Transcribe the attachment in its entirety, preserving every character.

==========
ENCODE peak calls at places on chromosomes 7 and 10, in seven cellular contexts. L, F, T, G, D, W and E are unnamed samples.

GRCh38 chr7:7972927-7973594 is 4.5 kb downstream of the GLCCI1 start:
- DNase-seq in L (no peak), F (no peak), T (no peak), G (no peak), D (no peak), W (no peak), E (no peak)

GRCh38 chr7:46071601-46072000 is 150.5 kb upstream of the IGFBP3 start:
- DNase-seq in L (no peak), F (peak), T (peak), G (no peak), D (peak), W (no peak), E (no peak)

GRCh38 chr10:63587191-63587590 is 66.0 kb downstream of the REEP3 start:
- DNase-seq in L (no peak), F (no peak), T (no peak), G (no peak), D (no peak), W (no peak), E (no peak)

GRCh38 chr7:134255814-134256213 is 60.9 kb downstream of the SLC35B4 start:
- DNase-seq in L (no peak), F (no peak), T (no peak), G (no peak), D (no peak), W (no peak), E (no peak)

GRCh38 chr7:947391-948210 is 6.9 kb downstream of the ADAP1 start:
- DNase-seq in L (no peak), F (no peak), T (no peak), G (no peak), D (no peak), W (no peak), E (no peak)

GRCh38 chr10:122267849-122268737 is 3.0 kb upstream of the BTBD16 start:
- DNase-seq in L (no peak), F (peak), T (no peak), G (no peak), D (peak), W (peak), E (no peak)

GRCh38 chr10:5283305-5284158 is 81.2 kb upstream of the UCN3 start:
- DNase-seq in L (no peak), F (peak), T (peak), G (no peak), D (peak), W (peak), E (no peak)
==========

ENCODE peak calls at places on chromosomes 7 and 10, in seven cellular contexts. L, F, T, G, D, W and E are unnamed samples.

GRCh38 chr7:7972927-7973594 is 4.5 kb downstream of the GLCCI1 start:
- DNase-seq in L (no peak), F (no peak), T (no peak), G (no peak), D (no peak), W (no peak), E (no peak)

GRCh38 chr7:46071601-46072000 is 150.5 kb upstream of the IGFBP3 start:
- DNase-seq in L (no peak), F (peak), T (peak), G (no peak), D (peak), W (no peak), E (no peak)

GRCh38 chr10:63587191-63587590 is 66.0 kb downstream of the REEP3 start:
- DNase-seq in L (no peak), F (no peak), T (no peak), G (no peak), D (no peak), W (no peak), E (no peak)

GRCh38 chr7:134255814-134256213 is 60.9 kb downstream of the SLC35B4 start:
- DNase-seq in L (no peak), F (no peak), T (no peak), G (no peak), D (no peak), W (no peak), E (no peak)

GRCh38 chr7:947391-948210 is 6.9 kb downstream of the ADAP1 start:
- DNase-seq in L (no peak), F (no peak), T (no peak), G (no peak), D (no peak), W (no peak), E (no peak)

GRCh38 chr10:122267849-122268737 is 3.0 kb upstream of the BTBD16 start:
- DNase-seq in L (no peak), F (peak), T (no peak), G (no peak), D (peak), W (peak), E (no peak)

GRCh38 chr10:5283305-5284158 is 81.2 kb upstream of the UCN3 start:
- DNase-seq in L (no peak), F (peak), T (peak), G (no peak), D (peak), W (peak), E (no peak)